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Queen of the Meadowis the natural version of aspirin without the digestive upsets and bleeding that may accompany the synthetic product. It is even said to soothe digestive upsets, as well as the pains and aches of inflammatory ailments.
Queen of the meadow is home-grown to central and E Asia, where most of the popular ornamental species come from such as the bridal wreath (S. x prunifolia), native to Japan, and its similar hybrid S. vanhouttei. In these species the fragrant, spire like flower clusters typical of the genus are borne on long, arching branches.
Queen of the Meadow native to North America include the hardhack, or steeplebush (S. tomentosa), a local source of astringent and tonic, and the meadowsweets (several species). The name meadowsweet is also applied to the related genus Filipendula, tall, hardy perennials (also often cultivated) formerly classified as Spiraea because of the similar showy blossoms. Filipendula includes the Eurasian dropwort (F. hexapetala), the queen of the meadow (F. ulmaria), now naturalized in the United States, and the North American queen of the prairie (F. rubra). Spiraeas are classified in the division Magnoliophyta, class Magnoliopsida, order Rosales, family Rosaceae.
Queen of the Meadow (not to be confused with Boneset/Eupatorium purfoliatum or Gravel Root/Eupatorium purpureum, two entirely different herbs that are frequently also called Queen of the Meadow and have different properties and applications) is a stout perennial wildflower that thrives in the rich, wet soils of marshes, bogs, ditches, damp meadows, and moist woods in sun or partial shade. The plant, with its fernlike foliage, pinnate leaves and fragrant, cream-white flower clusters, dislikes acid soil and grows up to six feet tall with a creeping, underground root. Queen of the Meadow was introduced to North America from Europe and now grows wild throughout eastern Canada and the United States.
One of Queen of the Meadow’s common names, Meadowsweet, is derived from its older name, meadsweet, which, like meadwort (its oldest English name from Anglo-Saxon times), refers to the plant’s use as a flavoring for mead, a honeyed liquor. Its botanical specific, ulmaria, is derived from the Latin, ulmus, meaning “elm,” referring to the resemblance of Queen of the Meadow’s leaves to those of the elm tree. Queen of the Meadow was one of the three most sacred herbs of the Druids, the others being water mint and vervain, and in medieval Europe, the fragrant plant was considered an important strewing herb.
The sweet fragrance of the plant made it a favorite of Queen Elizabeth I, who favored the herb above all others as the strewing herb on the floors of her chambers. Queen of the Meadow is an astringent, aromatic herb, and the entire plant and flowers are used in herbal medicine. In 1653, the pharmacist, Nicholas Culpepper, noted the use of the herb as a remedy for fevers, colds, and flu. Queen of the Meadow (like Willow Bark) is the mother of aspirin. From these herbs, salicylic acid was first isolated in 1838, and the salicylates are the basis of the herbs’ reputation as a reliable remedy. Some sixty years thereafter, the pharmaceutical company Bayer produced acetylsalicylate, a synthetic substance with the same properties as its natural forerunners. They called it aspirin, referring to Queen of the Meadow’s oldest botanical name, Spiraea ulmaria.
Herbalists consider the plant to be one of the best remedies for digestive upsets, and the salicylic acid content is a longtime favorite for the symptoms of cold, flu, headaches, and rheumatic pains and aches. The leaves and flowers have a wonderful fragrance (and pleasant taste, too), and they are often included in potpourris. The whole plant yields a greenish-yellow dye, and the roots produce a black dye. Some of the constituents in Queen of the Meadow include salicylic acid, flavonoids (quercetin, rutin), tannins, mucilage, anthocyanidin, avicularin, coumarin, essential oil (methyl-salicylate, hyperoside), salicin, vanillin, glycoside and citric Acid (vitamin C).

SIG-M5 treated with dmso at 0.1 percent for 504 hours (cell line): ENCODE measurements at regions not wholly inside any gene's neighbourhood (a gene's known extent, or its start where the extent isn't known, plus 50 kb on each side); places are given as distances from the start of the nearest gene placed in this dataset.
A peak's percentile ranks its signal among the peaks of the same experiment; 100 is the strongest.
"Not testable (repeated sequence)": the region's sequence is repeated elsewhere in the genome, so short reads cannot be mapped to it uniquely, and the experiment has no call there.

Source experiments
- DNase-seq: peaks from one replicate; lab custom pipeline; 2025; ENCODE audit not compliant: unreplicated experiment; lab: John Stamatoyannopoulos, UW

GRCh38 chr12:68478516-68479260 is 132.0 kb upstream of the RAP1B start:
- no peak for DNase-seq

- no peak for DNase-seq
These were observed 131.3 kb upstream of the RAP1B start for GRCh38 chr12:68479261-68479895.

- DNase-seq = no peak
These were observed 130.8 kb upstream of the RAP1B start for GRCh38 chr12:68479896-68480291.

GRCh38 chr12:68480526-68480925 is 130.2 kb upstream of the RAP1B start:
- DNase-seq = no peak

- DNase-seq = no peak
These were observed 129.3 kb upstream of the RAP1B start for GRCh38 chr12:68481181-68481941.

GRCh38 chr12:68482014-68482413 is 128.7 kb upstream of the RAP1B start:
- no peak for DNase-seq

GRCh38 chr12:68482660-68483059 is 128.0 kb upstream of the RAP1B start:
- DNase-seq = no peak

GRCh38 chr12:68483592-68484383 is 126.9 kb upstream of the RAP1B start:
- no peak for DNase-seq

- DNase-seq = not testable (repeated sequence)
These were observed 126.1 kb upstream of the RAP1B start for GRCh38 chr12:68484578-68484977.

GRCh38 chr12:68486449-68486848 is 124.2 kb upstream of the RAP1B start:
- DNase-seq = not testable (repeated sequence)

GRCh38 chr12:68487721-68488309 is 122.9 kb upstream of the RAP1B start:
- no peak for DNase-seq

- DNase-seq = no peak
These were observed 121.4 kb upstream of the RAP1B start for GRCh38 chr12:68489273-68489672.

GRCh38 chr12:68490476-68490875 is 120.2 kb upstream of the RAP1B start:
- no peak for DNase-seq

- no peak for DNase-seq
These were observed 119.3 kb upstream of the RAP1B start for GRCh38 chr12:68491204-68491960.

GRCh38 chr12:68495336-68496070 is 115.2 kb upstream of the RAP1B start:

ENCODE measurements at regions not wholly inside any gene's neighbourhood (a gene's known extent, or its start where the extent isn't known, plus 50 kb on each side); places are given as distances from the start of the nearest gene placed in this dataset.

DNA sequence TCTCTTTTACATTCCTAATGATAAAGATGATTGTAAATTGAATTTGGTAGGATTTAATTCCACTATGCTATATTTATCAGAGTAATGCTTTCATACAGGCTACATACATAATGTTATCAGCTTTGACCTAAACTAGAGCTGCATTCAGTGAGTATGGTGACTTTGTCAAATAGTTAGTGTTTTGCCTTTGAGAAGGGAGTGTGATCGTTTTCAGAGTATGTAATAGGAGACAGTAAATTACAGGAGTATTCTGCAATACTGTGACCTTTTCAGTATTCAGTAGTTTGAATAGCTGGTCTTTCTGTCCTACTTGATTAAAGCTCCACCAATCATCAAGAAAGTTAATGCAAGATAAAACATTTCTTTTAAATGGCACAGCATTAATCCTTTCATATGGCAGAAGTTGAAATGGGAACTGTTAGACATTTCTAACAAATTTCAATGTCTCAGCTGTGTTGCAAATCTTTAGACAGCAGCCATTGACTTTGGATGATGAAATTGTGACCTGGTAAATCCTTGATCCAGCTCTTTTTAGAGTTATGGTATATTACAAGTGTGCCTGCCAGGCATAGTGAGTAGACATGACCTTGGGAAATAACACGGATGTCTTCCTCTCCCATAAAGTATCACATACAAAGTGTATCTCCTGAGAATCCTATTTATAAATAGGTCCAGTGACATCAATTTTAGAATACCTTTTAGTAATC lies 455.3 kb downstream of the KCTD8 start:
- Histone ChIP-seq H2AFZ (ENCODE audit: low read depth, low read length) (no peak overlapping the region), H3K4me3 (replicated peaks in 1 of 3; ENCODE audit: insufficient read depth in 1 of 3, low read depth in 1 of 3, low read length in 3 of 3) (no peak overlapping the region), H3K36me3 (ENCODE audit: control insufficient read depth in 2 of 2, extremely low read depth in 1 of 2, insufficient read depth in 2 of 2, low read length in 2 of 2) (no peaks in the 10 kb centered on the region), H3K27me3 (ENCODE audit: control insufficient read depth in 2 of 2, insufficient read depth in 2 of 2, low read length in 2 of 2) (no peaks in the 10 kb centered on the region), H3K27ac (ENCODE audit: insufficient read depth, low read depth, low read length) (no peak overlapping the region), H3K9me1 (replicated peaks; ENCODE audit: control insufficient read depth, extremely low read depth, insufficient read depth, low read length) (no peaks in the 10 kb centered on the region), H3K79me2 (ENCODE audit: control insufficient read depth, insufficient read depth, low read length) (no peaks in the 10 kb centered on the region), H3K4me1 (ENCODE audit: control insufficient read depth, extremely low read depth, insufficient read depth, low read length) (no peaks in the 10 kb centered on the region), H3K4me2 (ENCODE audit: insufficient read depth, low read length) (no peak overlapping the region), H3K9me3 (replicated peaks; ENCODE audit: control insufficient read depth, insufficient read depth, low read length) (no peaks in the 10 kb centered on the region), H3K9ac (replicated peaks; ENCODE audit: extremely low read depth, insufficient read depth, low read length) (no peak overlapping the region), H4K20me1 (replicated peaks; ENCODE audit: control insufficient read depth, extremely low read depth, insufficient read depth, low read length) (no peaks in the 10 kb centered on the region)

- Probably the most famous use of Queen of the Meadow is for its aspirin-like qualities. The salicylic acid content provides natural relief for colds, flu, fevers and headaches. It is a great overall pain reliever.
- Queen of the Meadow’s anti-inflammatory qualities help to soothe and reduce inflammation and are beneficial for the relief of rheumatic pains and the pain of arthritis, aching joints and muscle cramps.
- Some herbalists regard Queen of the Meadow as the best plant remedy for hyperacidity and heartburn. It is an antacid herb that heals and soothes the digestive tract and strengthens and tones the system. It also helps to control peptic ulcers and gastritis. Unlike synthetic aspirin, Queen of the Meadow offsets the acidic effects of salicylic acid. Long use of aspirin can lead to gastric ulceration and bleeding, but Queen of the Meadow does not produce these side effects and is actually a gentle digestive remedy for acidity.
- Queen of the Meadow promotes sweating, and as such, helps to reduce fevers and clear the body of toxins through the skin.
- As an antiseptic, Queen of the Meadow is said to be effective against organisms that cause diphtheria, dysentery and pneumonia.
- Queen of the Meadow is an astringent that tightens and tones tissues. The tannins in the herb help to treat diarrhea.
- As a mild diuretic, Queen of the Meadow promotes the flow of urine and is beneficial for the elimination of excess fluid in the system. It is said to be helpful in cases of certain urinary infections and cystitis.
- Used externally, Queen of the Meadow has been used as a compress for rheumatic pains, neuralgia and sore, aching joints and muscles. It has also been used as cooling eyewash that relieves conjunctivitis and other eye complaints.